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Overview of The Florida Bar Grievance Process – Part 1 of 4

Attorney Consumer Assistance Program

Most complaints against Florida lawyers originate in the Attorney Consumer Assistance Program (“ACAP”). Established in 2001, ACAP was originally launched to process telephone inquiries from disgruntled parties with the goal of resolving minor disputes between clients and lawyers before they escalated into full-blown grievances. While ACAP still serves that purpose, it has now become the central intake point where virtually all complaints against lawyers are triaged. Statistically speaking, far more inquiries are resolved within ACAP than actually become part of the formal disciplinary system. Thus, ACAP provides a valuable service to both the public and the profession by sifting out matters that do not implicate the Rules Regulating The Florida Bar and do not warrant any disciplinary action.

Generally speaking, ACAP’s review of an inquiry focuses on two threshold issues: (1) Does the bar have jurisdiction over the conduct that is the subject of the inquiry?; and (2) Would the conduct, if true, constitute a violation of the Rules Regulating The Florida Bar? If the answer to both questions is in the affirmative, ACAP will treat the inquiry as a complaint and ask that the attorney-respondent respond within 15 days. Failure to respond to an ACAP inquiry, or any other Bar inquiry during any subsequent step in the investigatory process, constitutes a separate violation of the Rules Regulating The Florida Bar. Following receipt of the attorney’s response and any rebuttal information submitted by the complainant, ACAP may close the case or, if it determines further review is warranted, refer the case to bar counsel at one of the Bar’s branch offices.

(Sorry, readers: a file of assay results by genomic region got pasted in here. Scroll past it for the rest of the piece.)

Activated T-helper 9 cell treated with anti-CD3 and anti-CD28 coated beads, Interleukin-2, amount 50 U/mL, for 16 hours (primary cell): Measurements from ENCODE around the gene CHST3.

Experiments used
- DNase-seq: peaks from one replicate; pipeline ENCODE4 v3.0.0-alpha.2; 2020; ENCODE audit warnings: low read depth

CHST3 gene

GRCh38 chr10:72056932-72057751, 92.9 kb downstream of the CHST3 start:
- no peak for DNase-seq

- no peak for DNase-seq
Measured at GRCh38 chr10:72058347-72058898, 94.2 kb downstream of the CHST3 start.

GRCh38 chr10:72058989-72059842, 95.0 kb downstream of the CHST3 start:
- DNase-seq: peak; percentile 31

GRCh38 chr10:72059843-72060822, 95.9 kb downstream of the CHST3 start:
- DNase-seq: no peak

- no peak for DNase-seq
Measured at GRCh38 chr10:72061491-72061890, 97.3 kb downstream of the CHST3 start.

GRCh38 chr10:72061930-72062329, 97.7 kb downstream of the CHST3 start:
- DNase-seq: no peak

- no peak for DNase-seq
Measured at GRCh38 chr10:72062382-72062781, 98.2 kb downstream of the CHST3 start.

Bar Counsel Review

The Florida Bar’s headquarters is located in Tallahassee with branch offices in Tampa, Orlando, Ft. Lauderdale, and Miami. After a complaint is received by the Bar, it is assigned to Bar counsel, who will conduct an independent investigation of the alleged misconduct. As part of that investigation, Bar counsel may request additional information from the complainant or respondent. If Bar Counsel determines that the allegations, even if proven, would not constitute a violation of the Rules Regulating The Florida Bar, Bar counsel has the discretion to dismiss the case. Minor infractions that do not involve dishonesty may qualify for diversion to a Practice and Professionalism Enhancement Program. Bar counsel may also determine that the matter warrants further investigation and forward the matter to a circuit grievance committee.

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Lanse Scriven

"Our service should not be in expectation of acclaim. Our true reward is the service itself."

Lansing C. Scriven Excerpted from the Lawyer magazine, October 2005.

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